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4 Remote Warehouse Literary Criticism- General

Exemplary Traits: Reading Characterization in Roman Poetry

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Exemplary Traits: Reading Characterization in Roman Poetry Cover

 

Synopses & Reviews

Publisher Comments:

How did Roman poets create character? The mythological figures that dot the landscape of Roman poetry entail their own predetermined plotlines and received characteristics: the idea of a gentle, maternal Medea is as absurd as a spineless and weak Achilles. For Roman poets, the problem is even more acute since they follow on late in a highly developed literary tradition. The fictional characters that populate Roman literature, such as Aeneas and Oedipus, link text and reader in a form of communication that is strikingly different from a first person narrator to an addressee. With Exemplary Traits, Mira Seo addresses this often overlooked question. Her study offers an examination of how Roman poets used models dynamically to create character, and how their referential approach to character reveals them mobilizing the literary tradition. Close readings of Virgil, Lucan, Seneca, and Statius offer a more nuanced discussion of the expectations of both authors and audiences in the Roman world than those currently available in scholarly debate. By tracing the philosophical and rhetorical concepts that underlie the function of characterization, Exemplary Traits allows for a timely reconsideration of it as a fruitful literary technique.

Synopsis:

How did Roman poets create character? Mythological figures entail their own predetermined plotlines and received characteristics: a soft, maternal Medea is as absurd as a spineless Achilles. For the Roman poets, the problem is even more acute since they follow on late in a highly developed literary tradition. The fictional characters that populate Roman literature, such as Aeneas and Oedipus, link text and reader in a form of communication that is different from a first person narrator to an addressee. Exemplary Traits examines how Roman poets used models dynamically to create character, and how their referential approach to character reveals them mobilizing the literary tradition. By tracing the philosophical and rhetorical concepts that underlie characterization as a literary technique, this study illuminates an underestimated aspect of this poetic technique and its relation to a larger intellectual context. Covering a range of authors from Vergil to Statius, J. Mira Seo places the poetics of character in a Roman intellectual environment.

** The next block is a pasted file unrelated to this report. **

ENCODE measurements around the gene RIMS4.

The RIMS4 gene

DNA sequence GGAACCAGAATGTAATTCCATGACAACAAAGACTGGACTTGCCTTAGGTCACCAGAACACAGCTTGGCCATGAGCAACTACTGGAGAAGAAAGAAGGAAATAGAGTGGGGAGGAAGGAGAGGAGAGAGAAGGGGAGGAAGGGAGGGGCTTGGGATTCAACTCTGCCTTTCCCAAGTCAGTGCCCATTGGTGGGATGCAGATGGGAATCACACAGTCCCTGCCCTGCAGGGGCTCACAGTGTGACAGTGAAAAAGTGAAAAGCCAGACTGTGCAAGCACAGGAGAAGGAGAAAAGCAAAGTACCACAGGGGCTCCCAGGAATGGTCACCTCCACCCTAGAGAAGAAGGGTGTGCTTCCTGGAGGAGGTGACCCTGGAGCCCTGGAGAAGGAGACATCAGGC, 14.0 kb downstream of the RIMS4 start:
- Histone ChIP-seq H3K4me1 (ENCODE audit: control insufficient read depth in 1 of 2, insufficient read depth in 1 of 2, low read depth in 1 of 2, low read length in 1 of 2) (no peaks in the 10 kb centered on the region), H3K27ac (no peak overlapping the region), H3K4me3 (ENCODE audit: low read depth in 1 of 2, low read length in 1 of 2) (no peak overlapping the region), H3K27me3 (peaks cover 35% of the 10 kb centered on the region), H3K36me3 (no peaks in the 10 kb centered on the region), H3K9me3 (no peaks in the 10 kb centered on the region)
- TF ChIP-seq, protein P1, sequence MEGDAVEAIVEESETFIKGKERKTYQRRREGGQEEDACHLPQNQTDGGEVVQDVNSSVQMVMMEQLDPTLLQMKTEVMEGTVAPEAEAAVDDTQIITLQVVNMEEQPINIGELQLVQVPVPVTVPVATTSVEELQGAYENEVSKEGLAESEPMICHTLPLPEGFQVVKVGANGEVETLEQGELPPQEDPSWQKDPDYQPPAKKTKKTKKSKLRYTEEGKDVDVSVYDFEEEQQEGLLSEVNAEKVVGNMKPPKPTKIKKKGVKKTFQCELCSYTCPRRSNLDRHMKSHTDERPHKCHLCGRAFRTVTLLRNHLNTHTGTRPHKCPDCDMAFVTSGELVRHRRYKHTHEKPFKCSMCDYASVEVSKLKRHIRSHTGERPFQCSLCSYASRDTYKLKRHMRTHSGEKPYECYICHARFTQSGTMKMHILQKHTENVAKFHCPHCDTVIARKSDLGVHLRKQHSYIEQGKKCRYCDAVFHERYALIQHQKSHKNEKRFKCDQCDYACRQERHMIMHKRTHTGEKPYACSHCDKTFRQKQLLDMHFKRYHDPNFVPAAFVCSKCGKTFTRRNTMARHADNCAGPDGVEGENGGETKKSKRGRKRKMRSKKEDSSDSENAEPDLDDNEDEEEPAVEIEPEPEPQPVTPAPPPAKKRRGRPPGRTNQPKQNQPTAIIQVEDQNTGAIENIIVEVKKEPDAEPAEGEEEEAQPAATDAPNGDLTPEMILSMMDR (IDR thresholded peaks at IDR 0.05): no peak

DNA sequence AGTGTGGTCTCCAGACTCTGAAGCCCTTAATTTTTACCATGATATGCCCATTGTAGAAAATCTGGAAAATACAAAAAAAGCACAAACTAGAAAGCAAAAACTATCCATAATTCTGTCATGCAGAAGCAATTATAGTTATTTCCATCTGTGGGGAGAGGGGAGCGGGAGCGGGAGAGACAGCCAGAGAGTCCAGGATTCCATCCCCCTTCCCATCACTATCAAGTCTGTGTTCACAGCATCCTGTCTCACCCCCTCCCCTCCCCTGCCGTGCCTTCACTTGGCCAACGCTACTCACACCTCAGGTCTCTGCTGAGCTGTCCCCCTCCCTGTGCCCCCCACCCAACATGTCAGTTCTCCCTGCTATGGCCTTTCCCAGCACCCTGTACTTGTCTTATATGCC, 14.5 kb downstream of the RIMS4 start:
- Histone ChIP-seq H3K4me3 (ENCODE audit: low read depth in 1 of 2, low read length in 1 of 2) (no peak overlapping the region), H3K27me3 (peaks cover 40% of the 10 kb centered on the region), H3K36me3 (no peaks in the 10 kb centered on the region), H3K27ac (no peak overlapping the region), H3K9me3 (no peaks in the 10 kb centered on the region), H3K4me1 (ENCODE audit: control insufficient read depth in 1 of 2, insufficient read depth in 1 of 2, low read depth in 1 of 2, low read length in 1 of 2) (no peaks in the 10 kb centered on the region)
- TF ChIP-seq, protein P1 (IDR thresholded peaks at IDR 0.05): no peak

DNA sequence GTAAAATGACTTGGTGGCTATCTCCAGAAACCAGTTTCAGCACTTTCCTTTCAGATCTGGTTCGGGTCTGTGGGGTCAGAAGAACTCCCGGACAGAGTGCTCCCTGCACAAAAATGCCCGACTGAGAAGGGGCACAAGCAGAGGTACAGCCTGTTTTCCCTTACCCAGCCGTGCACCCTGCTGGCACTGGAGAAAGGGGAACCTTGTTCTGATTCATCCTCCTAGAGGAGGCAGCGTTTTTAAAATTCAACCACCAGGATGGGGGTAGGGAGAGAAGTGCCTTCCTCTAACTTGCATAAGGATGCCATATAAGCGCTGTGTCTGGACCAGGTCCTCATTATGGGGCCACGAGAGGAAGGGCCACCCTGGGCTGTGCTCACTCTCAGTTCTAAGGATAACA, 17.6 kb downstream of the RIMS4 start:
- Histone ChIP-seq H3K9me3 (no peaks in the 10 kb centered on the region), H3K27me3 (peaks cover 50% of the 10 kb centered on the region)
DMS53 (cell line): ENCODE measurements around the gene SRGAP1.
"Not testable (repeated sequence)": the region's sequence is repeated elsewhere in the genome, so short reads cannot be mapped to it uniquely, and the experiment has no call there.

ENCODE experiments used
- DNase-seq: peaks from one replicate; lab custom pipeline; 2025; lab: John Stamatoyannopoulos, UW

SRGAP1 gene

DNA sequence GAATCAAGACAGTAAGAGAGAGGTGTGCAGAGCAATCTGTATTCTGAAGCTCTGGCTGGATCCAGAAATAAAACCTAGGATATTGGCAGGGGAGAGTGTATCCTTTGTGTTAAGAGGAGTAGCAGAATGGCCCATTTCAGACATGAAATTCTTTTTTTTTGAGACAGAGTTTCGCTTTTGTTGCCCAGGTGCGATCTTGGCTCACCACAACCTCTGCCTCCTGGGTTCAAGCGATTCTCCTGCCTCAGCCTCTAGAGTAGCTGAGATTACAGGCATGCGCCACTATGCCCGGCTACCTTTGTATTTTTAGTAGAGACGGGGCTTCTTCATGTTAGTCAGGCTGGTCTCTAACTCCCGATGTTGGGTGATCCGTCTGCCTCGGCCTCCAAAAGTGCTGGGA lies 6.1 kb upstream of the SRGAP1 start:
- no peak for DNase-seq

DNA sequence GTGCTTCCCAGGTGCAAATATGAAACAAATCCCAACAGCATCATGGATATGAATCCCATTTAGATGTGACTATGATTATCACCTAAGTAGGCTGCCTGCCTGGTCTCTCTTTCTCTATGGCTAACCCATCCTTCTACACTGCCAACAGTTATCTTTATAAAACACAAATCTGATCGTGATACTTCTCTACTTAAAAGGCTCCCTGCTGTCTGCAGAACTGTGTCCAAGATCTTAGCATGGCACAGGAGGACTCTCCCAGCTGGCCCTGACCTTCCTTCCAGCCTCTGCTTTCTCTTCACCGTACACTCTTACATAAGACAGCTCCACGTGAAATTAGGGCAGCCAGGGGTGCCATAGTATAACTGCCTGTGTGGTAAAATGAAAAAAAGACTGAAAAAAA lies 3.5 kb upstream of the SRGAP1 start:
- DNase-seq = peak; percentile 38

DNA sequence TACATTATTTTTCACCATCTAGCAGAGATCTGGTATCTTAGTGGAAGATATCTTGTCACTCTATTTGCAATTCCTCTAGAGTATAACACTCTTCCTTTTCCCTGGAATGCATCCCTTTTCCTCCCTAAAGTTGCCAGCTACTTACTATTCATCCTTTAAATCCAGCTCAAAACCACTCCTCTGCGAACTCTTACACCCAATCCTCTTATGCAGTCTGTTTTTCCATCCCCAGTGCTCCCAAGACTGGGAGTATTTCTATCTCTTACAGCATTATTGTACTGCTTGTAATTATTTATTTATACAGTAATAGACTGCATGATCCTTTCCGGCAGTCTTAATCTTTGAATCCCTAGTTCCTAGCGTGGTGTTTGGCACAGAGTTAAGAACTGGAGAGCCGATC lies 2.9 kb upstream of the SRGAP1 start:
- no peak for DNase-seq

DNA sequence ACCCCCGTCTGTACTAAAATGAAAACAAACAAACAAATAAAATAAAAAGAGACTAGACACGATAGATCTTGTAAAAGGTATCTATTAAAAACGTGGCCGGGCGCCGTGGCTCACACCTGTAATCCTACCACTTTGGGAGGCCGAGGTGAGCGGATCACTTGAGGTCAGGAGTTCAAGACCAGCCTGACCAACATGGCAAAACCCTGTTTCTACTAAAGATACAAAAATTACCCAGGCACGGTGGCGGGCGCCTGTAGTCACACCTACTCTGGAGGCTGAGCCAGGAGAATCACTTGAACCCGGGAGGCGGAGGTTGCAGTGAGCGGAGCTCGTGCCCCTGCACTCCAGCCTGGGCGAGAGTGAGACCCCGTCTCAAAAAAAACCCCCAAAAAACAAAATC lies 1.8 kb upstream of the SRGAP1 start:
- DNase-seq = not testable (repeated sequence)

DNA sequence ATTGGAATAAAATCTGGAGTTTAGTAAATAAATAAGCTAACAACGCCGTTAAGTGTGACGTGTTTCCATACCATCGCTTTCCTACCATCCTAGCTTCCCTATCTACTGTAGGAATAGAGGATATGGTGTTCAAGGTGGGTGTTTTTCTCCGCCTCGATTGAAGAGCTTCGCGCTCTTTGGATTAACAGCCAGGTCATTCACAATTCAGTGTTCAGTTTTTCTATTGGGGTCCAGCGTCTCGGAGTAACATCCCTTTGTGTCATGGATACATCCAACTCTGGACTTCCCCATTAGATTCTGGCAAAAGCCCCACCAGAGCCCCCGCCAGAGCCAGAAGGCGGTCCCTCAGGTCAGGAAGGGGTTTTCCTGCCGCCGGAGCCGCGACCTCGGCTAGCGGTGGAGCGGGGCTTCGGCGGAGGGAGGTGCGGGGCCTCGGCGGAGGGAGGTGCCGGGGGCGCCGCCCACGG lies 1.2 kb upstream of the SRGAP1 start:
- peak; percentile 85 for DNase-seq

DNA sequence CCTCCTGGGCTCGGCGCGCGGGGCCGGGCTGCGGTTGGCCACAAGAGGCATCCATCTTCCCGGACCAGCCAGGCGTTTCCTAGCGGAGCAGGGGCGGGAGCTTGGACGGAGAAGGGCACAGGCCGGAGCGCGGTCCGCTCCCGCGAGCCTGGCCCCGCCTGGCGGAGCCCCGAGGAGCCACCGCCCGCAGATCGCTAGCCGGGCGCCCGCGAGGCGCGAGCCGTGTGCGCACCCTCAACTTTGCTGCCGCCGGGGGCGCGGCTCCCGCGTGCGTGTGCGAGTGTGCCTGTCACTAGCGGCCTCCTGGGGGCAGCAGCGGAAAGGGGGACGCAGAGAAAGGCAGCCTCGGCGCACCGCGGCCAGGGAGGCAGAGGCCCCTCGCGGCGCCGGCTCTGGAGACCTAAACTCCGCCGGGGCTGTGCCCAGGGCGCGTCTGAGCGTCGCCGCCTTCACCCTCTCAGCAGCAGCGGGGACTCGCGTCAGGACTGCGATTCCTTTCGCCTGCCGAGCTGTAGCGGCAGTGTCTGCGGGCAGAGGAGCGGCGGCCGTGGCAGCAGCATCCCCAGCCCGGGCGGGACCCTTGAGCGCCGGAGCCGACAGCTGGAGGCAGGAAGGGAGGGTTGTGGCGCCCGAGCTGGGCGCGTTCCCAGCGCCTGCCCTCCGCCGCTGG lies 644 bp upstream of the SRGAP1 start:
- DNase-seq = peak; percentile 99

About the Author

J. Mira Seo is Associate Professor in the Humanities at Yale-NUS College, Singapore.

Table of Contents

Abbreviations and Texts

Introduction

1. We'll Always Have Paris: Aeneas and the Roman Legacy

2. Lucan's Cato and the Poetics of Exemplarity

3. Seneca's Oedipus: Characterization and Decorum

4. Parthenopaeus and Mors immatura in Statius' Thebaid

5. Amphiaraus, Predestined Prophet, Didactic Vates

Conclusions

Appendix: Seneca's Hippolytus and Fatal Attraction

Bibliography

Passages Cited

Index

Product Details

ISBN:
9780199734283
Author:
Seo, J. Mira
Publisher:
Oxford University Press, USA
Author:
Seo, Joanne Mira
Subject:
Classics-Medieval and Renaissance General
Subject:
Ancient - Rome
Subject:
Classical Studies | Literary Criticism
Subject:
Literary Criticism : General
Publication Date:
20130631
Binding:
HARDCOVER
Language:
English
Pages:
240
Dimensions:
6.3 x 9.3 x 1 in 1 lb

Related Subjects

Arts and Entertainment » Music » Instruments » General
Children's » General
Fiction and Poetry » Classics » General
Fiction and Poetry » Classics » Latin » Criticism
Fiction and Poetry » Classics » Medieval and Renaissance
Health and Self-Help » Health and Medicine » Nursing
History and Social Science » Archaeology » General
History and Social Science » World History » Ancient Near East
Humanities » Literary Criticism » General

Exemplary Traits: Reading Characterization in Roman Poetry New Hardcover
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Product details 240 pages Oxford University Press, USA - English 9780199734283 Reviews:
"Synopsis" by , How did Roman poets create character? Mythological figures entail their own predetermined plotlines and received characteristics: a soft, maternal Medea is as absurd as a spineless Achilles. For the Roman poets, the problem is even more acute since they follow on late in a highly developed literary tradition. The fictional characters that populate Roman literature, such as Aeneas and Oedipus, link text and reader in a form of communication that is different from a first person narrator to an addressee. Exemplary Traits examines how Roman poets used models dynamically to create character, and how their referential approach to character reveals them mobilizing the literary tradition. By tracing the philosophical and rhetorical concepts that underlie characterization as a literary technique, this study illuminates an underestimated aspect of this poetic technique and its relation to a larger intellectual context. Covering a range of authors from Vergil to Statius, J. Mira Seo places the poetics of character in a Roman intellectual environment.
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